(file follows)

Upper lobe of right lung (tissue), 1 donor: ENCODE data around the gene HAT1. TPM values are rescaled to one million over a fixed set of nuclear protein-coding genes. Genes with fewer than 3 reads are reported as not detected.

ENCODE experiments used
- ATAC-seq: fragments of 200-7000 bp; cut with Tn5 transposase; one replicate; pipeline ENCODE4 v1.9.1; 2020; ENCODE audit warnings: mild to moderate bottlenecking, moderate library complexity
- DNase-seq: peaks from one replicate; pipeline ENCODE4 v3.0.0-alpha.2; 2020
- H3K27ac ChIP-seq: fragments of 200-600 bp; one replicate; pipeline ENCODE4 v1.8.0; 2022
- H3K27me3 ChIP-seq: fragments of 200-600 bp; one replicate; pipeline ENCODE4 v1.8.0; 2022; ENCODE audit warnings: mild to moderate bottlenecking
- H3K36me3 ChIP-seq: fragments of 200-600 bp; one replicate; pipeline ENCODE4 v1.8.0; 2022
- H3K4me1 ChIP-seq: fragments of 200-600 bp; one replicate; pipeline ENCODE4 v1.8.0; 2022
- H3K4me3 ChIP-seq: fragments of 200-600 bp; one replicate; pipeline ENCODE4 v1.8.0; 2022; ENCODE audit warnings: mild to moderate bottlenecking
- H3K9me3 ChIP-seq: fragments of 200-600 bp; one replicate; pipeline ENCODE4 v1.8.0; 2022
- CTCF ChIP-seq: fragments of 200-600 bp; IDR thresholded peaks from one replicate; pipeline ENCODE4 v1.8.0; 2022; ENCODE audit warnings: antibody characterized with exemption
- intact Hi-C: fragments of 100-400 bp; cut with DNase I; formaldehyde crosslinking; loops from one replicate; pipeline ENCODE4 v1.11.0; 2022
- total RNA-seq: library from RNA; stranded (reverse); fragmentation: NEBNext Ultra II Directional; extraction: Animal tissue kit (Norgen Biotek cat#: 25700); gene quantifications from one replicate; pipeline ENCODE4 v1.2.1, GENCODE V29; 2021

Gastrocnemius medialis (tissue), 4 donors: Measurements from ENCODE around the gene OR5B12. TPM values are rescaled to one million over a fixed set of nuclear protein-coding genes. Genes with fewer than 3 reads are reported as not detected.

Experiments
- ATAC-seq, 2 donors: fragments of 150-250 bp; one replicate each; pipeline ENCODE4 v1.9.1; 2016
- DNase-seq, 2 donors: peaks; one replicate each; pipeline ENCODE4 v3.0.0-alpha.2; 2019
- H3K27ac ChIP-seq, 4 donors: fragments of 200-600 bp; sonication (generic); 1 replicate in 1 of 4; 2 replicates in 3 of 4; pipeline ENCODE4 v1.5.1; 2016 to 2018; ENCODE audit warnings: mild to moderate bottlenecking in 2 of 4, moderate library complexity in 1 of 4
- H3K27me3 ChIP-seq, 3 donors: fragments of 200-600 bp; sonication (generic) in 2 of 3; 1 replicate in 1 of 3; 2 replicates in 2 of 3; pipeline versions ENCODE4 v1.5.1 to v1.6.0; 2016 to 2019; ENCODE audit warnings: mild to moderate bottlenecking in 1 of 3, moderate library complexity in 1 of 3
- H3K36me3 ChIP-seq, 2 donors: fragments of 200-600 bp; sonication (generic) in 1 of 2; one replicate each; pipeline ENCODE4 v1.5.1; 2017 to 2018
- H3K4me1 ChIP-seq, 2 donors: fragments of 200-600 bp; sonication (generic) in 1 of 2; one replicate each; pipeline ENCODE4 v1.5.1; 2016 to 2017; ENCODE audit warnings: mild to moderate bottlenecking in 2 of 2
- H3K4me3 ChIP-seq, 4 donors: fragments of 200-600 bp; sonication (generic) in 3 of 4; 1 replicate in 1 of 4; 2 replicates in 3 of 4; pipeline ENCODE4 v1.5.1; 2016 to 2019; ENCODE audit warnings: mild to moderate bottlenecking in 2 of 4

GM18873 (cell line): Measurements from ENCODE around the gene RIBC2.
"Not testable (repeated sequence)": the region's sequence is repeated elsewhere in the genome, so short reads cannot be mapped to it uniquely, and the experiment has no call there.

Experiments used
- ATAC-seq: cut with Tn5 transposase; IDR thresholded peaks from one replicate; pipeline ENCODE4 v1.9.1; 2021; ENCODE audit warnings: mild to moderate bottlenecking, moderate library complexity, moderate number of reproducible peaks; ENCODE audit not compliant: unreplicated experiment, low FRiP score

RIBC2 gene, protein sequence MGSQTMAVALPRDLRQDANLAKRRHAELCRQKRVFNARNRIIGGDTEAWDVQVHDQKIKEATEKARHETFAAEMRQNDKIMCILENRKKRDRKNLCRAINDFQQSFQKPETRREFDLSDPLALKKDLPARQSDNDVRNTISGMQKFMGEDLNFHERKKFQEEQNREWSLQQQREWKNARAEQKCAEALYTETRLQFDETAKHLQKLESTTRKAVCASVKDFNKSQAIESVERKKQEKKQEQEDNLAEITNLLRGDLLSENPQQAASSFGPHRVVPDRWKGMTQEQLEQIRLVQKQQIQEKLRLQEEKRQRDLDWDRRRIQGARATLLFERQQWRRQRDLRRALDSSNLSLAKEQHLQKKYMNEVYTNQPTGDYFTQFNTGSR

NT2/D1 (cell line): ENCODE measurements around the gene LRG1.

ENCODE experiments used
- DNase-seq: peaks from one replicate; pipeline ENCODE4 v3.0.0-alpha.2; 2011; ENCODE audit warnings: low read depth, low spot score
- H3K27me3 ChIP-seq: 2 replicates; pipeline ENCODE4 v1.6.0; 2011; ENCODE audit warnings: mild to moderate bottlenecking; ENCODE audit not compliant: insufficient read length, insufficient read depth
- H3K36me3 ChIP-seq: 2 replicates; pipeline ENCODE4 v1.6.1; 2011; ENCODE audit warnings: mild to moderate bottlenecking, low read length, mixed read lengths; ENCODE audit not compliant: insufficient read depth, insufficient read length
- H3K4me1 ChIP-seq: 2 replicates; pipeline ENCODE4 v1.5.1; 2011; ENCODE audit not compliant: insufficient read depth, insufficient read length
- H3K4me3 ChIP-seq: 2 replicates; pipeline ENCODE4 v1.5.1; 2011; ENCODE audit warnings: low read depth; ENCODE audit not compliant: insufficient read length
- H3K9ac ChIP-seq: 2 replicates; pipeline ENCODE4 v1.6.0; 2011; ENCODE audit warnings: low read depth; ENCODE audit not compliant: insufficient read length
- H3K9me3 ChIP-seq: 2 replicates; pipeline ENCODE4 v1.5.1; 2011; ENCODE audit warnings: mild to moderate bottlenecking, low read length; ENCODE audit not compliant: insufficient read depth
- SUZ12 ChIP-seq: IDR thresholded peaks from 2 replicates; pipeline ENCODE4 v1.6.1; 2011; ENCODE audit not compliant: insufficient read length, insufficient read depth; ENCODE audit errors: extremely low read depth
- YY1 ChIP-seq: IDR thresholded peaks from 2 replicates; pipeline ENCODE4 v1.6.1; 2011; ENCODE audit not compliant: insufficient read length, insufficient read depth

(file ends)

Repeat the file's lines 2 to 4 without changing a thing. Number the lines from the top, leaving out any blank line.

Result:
ENCODE experiments used
- ATAC-seq: fragments of 200-7000 bp; cut with Tn5 transposase; one replicate; pipeline ENCODE4 v1.9.1; 2020; ENCODE audit warnings: mild to moderate bottlenecking, moderate library complexity
- DNase-seq: peaks from one replicate; pipeline ENCODE4 v3.0.0-alpha.2; 2020